- The Brazilian Side
The Brazilian side of the falls is a
bit more crowded than the Argentinean side because there is
only one path leading to the falls. The views are
panoramic, however, because it opposes the Argentinean side
which has more falls. And there is an elevator to
bring you up and down next to the falls.
Hiking on your own is not allowed; you
need to stick to the allotted areas and walkways. It is possible to take helicopter
rides from Brazil, but Argentina had forbidden such flights
in their space because of the environmental impact.
Boat rides are also available from the Brazilian side.
An important note about visiting the
YOU NEED A VISA.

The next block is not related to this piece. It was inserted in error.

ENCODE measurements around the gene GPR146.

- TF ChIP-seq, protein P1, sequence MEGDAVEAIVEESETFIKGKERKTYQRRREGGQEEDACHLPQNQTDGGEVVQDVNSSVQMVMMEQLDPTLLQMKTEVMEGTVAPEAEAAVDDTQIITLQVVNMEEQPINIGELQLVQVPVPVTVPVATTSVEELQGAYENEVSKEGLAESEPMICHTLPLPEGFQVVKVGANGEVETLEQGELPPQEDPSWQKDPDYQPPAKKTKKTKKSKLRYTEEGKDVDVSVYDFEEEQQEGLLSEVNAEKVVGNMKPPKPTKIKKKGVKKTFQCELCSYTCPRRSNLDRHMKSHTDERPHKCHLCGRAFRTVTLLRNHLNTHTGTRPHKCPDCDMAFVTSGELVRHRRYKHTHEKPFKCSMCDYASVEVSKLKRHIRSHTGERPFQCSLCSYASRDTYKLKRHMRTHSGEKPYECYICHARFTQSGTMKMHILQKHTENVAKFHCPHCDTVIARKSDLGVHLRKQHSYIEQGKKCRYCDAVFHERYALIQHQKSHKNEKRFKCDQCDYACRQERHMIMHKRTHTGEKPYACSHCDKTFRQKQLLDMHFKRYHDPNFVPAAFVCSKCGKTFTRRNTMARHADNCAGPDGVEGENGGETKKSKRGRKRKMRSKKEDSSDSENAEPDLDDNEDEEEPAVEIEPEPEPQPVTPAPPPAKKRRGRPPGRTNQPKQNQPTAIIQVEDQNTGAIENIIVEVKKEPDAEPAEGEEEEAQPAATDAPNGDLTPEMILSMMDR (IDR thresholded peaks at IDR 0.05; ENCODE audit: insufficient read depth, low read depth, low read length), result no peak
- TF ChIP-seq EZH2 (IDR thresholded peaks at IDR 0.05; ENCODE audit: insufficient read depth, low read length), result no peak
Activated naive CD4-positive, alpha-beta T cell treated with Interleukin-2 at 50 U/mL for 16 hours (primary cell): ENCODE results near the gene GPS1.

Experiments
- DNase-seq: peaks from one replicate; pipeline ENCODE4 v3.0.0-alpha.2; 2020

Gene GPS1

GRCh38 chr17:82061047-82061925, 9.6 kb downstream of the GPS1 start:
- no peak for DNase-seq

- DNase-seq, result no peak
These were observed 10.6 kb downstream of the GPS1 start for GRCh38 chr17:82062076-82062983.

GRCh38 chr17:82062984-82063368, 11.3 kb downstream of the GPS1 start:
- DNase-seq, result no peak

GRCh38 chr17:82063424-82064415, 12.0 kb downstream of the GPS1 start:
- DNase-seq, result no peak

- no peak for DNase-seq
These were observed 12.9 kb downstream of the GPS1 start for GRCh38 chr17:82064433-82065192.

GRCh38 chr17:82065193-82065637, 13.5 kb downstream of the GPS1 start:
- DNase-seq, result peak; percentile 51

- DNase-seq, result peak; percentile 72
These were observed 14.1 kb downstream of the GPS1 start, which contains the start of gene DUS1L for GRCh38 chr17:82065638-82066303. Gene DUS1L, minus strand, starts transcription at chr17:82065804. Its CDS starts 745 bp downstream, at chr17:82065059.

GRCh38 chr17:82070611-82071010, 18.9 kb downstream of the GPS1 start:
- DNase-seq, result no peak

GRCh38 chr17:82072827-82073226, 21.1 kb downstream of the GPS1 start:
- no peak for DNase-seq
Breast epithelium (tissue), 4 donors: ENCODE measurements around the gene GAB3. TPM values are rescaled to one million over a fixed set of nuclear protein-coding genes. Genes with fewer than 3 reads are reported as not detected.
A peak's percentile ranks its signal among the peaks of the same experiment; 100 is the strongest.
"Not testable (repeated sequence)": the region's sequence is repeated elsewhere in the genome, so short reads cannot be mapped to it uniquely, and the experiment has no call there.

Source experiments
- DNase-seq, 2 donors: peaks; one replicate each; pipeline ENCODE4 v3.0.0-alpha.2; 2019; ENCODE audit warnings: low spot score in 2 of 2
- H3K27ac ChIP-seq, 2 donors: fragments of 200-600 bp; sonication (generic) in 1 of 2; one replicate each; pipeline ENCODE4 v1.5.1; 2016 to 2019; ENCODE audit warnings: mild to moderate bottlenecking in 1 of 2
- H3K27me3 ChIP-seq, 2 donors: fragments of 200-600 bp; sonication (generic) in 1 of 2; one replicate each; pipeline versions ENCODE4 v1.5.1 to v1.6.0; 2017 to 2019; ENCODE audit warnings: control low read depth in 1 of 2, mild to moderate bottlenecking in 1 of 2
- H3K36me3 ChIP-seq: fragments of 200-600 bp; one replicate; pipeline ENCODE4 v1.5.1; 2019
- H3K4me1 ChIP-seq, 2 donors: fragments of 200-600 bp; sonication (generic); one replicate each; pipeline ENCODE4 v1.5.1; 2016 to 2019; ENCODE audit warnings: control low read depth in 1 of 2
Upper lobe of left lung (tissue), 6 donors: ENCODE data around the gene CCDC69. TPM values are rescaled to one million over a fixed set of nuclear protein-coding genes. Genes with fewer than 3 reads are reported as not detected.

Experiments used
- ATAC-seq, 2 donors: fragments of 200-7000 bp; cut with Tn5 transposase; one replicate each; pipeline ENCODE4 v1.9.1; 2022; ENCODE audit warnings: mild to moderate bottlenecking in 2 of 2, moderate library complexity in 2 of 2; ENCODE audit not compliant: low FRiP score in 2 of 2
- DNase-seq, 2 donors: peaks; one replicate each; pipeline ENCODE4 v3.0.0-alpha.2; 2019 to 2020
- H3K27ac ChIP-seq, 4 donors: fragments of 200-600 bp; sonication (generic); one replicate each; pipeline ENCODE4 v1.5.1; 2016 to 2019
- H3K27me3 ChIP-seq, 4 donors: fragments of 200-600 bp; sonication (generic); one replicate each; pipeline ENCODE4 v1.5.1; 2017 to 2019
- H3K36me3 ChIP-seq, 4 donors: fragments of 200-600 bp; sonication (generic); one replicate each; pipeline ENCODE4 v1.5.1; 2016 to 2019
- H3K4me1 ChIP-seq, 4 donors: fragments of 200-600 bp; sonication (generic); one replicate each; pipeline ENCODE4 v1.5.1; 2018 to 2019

This visa is basically a stamp on a
page of your passport, letting the Brazilian authorities
endorse your visit to their country. You must apply
for your visa in advance. You can use a local
Brazilian consulate. The fee is around $110 and is
usually required in the form of a money order. You
then need to wait 10-15 business days, which means you will
be without your passport for at least those days.
Shorter times are possible if you submit the forms directly
to the local office or through an expeditor.
Your valid application for the visa
must contain a passport-sized photo, and a valid printed
itinerary of your time in Brazil. Your passport must
have at least one blank page (for the visa stamp which is
quite large.) Your passport will be stamped again as
you enter and leave Brazil.
Most tourists find the Brazil side of
the falls not nearly as impressive as the Argentina side,
and suggest forgoing the difficulties in obtaining entry
into Brazil. If you really would like to add the
Brazil portion and don't mind the visa hassles, it is
recommended that you start with the Brazilian side, and then
work your way to the Argentinean side.